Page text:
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Fire & Water - Cleanup & Restoration

Preventing Electrical Fires

8/15/2017 (Permalink)

SERVPRO of Carbondale/Clarks-Summit/Old Forge, the Scranton/Wilkes-barre premier fire, water, smoke and mold cleanup and restortaion company is encouraging homeowners to follow this simple steps in the hopes of preventing unneccassry house fires.

Your home may be your castle, but even the coziest castles can harbor scary secrets—especially when it comes to your electrical system. Wires, circuit breakers, outlets, plugs…even as a longtime homeowner, can you be sure everything is safe and up to code?

“Certain hidden problems—sometimes found in older homes or ones with do-it-yourself renovations—could be putting you in harm’s way,” warns Dave Borowski, spokesperson for Direct Energy. Here’s a checklist of things in your home that might be major electrical dangers.

Wires not properly grounded: All home wiring should have a ground provided: i.e. your circuit breaker box has power supply wires and separate wires that run to a metal rod driven into the ground, so all grounded wiring eventually connects to this “ground” source. The idea? An electrical current always seeks the most efficient pathway to the ground (earth) and grounding provides an easy and safe access route in the event of a product failure. But if any circuit isn’tgrounded, an electrical current can stray away from this intended path, connect to your body instead, and cause serious injury.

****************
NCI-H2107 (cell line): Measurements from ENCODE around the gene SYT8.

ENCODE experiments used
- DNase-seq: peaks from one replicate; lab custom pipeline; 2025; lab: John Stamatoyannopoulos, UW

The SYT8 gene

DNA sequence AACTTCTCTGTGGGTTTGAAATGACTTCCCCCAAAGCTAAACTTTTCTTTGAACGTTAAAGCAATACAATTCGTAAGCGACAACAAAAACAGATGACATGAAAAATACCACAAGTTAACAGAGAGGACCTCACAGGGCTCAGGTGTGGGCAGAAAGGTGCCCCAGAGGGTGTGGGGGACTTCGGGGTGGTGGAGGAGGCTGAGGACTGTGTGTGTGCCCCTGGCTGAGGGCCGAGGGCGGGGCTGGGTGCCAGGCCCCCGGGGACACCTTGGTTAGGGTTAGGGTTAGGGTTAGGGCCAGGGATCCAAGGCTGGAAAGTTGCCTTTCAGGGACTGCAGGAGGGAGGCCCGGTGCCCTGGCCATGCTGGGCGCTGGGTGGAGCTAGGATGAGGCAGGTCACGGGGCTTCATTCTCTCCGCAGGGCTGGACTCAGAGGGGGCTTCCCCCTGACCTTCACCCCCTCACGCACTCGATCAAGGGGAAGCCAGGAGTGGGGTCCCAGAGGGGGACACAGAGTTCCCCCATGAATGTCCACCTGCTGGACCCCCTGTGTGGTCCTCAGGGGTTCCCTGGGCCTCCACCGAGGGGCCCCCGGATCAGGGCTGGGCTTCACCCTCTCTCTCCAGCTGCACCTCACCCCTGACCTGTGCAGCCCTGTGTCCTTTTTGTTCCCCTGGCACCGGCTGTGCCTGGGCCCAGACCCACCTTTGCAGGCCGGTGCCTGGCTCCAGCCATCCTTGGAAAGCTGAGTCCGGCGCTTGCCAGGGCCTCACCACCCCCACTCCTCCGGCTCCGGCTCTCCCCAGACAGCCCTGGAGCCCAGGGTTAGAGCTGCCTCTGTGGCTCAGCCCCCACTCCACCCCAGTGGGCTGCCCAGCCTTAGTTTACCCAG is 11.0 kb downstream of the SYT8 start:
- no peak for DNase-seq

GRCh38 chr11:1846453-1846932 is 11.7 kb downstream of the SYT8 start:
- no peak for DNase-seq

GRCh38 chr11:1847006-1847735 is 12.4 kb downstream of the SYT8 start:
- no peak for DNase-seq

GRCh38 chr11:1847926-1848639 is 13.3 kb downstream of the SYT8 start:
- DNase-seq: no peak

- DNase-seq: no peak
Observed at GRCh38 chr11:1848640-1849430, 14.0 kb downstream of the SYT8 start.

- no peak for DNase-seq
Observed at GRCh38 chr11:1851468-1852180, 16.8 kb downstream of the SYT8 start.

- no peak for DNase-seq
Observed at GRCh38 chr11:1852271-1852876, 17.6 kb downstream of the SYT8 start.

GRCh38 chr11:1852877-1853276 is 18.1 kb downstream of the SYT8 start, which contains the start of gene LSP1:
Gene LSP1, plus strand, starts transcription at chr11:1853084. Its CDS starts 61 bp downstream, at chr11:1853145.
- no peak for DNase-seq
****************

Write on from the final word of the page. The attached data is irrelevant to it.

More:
Aluminum wiring:It’s been illegal in most applications since 1978, but aluminum wiring—cheaper than copper—was popular in the early ’70s. Cheaper, yes, but unlike copper, aluminum is soft and malleable; it pulses and becomes loose. “So aluminum wires can easily get overheated; they could burn right into the wall and catch the house on fire, or cause other damages,”Borowski says.

Older homes or homes with remodeled additions: If your home was remodeled anytime in its history, the work may have been done by a do-it-yourself person—or perhaps by a contractor who didn’t secure the right permits or follow proper codes. “Maybe someone wanted to enclose a garage, found a plug in the wall, and just stole power from that plug, which is also servicing the living room or bedroom,” says Borowski. If all these outlets are connected to one wire, that wire’s capacity may be exceeded, and it can overheat.

The wrong size circuit breakers: Circuit breakers are a safety device, designed to trip—or turn off the power to a particular item or outlet—if too much electricity is flowing through a particular wire. Danger can result if there’s a mismatch between the size of the circuit breaker and the size of any wire, says Borowski.

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